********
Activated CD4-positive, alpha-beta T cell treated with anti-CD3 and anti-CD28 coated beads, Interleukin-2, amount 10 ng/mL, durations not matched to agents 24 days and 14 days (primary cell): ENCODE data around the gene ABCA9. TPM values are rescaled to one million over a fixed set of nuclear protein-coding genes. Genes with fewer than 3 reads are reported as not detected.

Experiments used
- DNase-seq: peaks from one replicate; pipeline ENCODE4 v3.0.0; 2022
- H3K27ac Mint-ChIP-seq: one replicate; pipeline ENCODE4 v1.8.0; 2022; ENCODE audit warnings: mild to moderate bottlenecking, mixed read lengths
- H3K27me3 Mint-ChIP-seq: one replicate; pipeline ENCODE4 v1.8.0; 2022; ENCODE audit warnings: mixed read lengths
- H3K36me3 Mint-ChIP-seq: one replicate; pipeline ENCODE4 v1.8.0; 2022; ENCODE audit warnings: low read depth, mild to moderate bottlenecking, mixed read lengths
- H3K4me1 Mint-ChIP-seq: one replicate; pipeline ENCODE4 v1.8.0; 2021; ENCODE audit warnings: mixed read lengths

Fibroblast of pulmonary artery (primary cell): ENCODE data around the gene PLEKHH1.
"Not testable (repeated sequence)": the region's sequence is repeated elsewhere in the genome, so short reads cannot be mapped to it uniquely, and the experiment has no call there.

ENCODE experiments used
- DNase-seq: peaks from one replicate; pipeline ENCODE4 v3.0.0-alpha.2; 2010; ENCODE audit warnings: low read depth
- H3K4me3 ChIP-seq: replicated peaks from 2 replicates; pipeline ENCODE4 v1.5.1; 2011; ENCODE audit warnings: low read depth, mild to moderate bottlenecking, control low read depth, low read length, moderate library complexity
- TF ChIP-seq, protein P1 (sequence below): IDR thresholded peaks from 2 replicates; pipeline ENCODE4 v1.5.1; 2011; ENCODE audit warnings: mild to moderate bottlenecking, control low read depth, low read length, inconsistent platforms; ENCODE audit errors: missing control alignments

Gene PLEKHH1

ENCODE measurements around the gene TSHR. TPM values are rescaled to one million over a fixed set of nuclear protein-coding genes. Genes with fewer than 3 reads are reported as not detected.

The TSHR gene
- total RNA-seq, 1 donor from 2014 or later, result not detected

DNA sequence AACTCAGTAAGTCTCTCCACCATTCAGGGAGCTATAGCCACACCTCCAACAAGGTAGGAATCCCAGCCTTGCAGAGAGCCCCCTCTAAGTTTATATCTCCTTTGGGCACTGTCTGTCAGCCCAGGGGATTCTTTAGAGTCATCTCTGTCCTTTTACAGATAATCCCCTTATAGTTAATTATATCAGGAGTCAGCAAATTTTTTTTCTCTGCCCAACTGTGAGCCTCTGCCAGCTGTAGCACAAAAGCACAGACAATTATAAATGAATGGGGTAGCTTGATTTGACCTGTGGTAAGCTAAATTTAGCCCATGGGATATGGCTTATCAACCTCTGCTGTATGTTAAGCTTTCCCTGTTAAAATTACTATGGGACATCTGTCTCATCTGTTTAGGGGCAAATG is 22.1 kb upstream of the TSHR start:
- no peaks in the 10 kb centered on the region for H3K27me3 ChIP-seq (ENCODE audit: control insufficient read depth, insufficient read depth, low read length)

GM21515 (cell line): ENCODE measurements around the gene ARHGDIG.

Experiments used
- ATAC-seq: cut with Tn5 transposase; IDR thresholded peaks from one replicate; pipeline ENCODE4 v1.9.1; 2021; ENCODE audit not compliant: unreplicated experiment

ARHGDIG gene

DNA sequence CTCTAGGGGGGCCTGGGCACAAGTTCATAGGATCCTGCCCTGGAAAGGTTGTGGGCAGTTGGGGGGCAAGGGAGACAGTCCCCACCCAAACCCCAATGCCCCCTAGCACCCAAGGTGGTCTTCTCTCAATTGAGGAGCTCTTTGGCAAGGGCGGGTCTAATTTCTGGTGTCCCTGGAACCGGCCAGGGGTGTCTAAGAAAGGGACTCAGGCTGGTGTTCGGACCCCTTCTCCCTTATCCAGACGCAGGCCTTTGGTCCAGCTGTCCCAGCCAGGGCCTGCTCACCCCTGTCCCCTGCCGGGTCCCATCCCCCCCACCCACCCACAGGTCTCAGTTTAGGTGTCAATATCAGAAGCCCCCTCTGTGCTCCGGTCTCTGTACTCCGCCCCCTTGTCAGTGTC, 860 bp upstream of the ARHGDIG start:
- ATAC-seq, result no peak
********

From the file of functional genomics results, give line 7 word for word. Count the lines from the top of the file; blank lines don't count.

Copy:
- H3K4me1 Mint-ChIP-seq: one replicate; pipeline ENCODE4 v1.8.0; 2021; ENCODE audit warnings: mixed read lengths